The turnout was low. The chances of him ultimately winning the election are zero. There will not be another contest like this one for years. And the city in which the drama played out was Moscow, the most liberal, if this word even applies, in Russia.
But Alexsei Navalny’s campaign for mayor was a stunner. It was the first serious challenge in many months to the autocracy of Vladimir Putin. And though he did not of course win, Navalny managed nevertheless to capture a remarkable 30 percent of the votes cast. (The final figure remains to be determined – if it ever will.) Moreover the story is not yet over. Exactly how this will all play out – in the near and far term – remains to be seen.
This much, though, we know for sure. First, that Navalny is now indisputable leader of the Russian opposition. Second, that Putin is scared of Navalny – scared to jail him on trumped up charges lest people (lots of people) protest. (Navalny was recently sentenced to five years in prison, only to be mysteriously released the next day.) And third, that the only way for Putin to keep a lid on the situation is to continue to walk that fine line between menace and promise.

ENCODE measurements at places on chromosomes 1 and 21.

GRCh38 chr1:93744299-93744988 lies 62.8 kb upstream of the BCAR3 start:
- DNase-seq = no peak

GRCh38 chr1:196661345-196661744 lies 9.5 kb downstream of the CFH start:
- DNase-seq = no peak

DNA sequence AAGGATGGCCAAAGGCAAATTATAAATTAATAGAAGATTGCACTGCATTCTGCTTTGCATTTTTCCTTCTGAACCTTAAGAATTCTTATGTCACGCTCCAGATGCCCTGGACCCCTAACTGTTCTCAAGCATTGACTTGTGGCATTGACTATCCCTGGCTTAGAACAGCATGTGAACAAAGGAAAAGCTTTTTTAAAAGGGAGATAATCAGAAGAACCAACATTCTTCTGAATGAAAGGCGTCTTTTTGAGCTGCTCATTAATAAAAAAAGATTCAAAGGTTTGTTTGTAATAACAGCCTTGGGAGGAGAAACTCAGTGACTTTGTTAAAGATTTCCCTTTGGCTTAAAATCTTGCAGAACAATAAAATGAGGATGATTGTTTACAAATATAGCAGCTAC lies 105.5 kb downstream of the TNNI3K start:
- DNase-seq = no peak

I have been writing about Navalny for years, since he began his public life as a fly in Putin’s ointment. He came, in other words, out of nowhere, an ordinary if remarkably intrepid man who first made his mark as a particularly bold blogger, understanding early on that even in repressive Russia social media could create change. And now he’s evolved, from a follower (without power, authority, or influence) into leader (with,some power and some influence) – a daredevil leader at that, primed to take on a man who would like nothing so much as to throw him in jail and toss away the key.